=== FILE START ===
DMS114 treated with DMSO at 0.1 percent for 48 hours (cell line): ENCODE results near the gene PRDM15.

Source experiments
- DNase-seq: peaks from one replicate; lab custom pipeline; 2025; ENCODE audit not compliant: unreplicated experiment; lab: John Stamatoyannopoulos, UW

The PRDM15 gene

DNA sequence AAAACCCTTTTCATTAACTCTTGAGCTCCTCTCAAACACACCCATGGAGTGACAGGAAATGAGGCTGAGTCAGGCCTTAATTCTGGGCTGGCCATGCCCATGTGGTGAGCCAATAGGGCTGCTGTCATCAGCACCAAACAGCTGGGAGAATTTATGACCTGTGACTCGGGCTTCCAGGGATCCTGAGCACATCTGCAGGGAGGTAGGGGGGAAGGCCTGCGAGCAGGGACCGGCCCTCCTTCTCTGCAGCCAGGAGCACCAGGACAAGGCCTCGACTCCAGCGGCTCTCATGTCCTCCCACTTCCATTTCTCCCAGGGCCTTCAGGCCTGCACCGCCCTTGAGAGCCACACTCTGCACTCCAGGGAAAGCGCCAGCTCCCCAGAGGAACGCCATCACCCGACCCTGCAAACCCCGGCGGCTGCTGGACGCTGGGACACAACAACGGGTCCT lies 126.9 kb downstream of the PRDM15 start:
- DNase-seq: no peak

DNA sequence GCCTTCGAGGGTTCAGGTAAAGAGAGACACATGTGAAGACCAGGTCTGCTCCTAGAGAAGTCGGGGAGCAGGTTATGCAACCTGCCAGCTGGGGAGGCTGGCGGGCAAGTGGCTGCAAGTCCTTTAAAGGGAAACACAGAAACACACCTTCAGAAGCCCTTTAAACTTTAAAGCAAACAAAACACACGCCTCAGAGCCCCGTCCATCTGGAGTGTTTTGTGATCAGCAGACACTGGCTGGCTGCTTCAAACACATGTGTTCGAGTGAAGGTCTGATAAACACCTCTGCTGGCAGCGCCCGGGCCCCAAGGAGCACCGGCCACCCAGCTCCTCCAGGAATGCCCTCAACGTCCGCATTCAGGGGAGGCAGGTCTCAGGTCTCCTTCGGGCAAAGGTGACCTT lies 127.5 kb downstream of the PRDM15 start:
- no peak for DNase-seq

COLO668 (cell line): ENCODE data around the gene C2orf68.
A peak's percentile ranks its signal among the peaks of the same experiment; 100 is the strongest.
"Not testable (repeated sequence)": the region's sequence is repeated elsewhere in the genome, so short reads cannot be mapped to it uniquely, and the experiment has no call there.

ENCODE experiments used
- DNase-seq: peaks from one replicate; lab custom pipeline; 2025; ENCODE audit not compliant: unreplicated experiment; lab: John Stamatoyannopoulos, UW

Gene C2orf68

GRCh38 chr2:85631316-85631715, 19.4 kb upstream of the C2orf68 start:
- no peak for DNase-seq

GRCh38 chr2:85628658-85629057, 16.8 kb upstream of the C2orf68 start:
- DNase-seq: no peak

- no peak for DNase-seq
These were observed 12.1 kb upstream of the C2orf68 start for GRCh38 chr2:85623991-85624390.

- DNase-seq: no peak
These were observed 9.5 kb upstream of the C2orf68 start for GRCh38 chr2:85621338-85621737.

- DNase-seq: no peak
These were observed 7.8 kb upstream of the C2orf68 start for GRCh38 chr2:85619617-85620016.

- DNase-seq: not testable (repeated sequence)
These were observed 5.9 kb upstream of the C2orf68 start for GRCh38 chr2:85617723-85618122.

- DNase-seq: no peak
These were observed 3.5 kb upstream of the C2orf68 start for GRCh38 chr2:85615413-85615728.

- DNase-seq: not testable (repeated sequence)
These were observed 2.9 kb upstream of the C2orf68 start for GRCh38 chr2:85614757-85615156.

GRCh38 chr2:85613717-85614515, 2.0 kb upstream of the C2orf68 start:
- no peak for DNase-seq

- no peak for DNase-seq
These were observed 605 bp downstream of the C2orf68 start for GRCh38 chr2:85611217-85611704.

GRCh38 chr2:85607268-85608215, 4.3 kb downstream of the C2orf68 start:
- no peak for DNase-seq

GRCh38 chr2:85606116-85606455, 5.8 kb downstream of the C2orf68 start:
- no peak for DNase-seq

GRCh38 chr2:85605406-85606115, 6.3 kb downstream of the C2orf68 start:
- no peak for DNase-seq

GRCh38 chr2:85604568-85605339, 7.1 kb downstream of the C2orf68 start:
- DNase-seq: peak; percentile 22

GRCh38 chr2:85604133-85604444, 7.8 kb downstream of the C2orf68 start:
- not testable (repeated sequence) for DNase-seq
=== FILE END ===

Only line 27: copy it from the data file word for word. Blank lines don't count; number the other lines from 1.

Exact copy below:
- DNase-seq: no peak